He can’t give the buyer advice about what kind of offer to make on a particular property, and he can’t advise the seller on whether or not to accept a given offer.
Here is a shortlist of some of the questions a dual agent is barred from answering:
• What is the property worth?
• What should I offer for the property?
• Are there any negative factors that might affect the property’s future market value?
• Should I make a counteroffer?
• Should I ask the seller to make repairs or make concessions on closing costs?
• Should I make the repairs the buyer is asking for?
It can sacrifice trust
Trust is a crucial component in the relationship between real estate agents and their clients.
If you have an agent who is representing both sides of a transaction, can either side fully trust the integrity of that agent? It can be much harder for both sides to feel they got the best deal possible when the agent has a foot in both camps.
What you suspect can happen, happens all the time. There are plenty of unscrupulous agents who will work both sides of the fence. One day they’re the buyer’s agent, and the next day, he or she represents the seller.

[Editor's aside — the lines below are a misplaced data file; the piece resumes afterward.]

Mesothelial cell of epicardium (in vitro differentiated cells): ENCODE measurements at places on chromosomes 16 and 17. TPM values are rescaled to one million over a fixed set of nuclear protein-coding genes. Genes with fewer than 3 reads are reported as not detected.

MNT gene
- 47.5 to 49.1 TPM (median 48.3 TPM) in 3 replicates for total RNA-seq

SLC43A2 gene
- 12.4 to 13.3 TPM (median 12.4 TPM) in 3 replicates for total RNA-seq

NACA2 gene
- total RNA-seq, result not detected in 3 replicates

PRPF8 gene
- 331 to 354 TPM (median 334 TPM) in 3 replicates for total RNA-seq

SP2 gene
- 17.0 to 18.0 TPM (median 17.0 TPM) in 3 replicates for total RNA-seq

They give both the buyer and seller advice, and it’s almost always to the agent’s financial advantage. The strict code of ethics all real estate agents are required to follow goes right out the window. That’s why dual agency in real estate is illegal in some states.
Who Pays the Commission in Dual Agency?
The seller typically pays the agency commission in a real estate transaction. Since there is only one agent involved in a dual agency transaction, as the seller you have the perfect right to request a reduction in the amount of commission you are required to pay. Whether or not your request is granted is up to the agent’s broker.
Final (and my personal) thoughts.
Dual agency is not something you want to deal with. Goals as a buyer and seller should be to get the best deal on your property. Working with an agent who has other motives does not allow the buyer or seller to accomplish his or her goal.
If you have a realtor who listing agent who represents the buyer as well, you are guaranteed to get screwed in this dual agency.
We always want the buyer and seller on both sides of the transaction to benefit and in a dual agency situation this is almost impossible.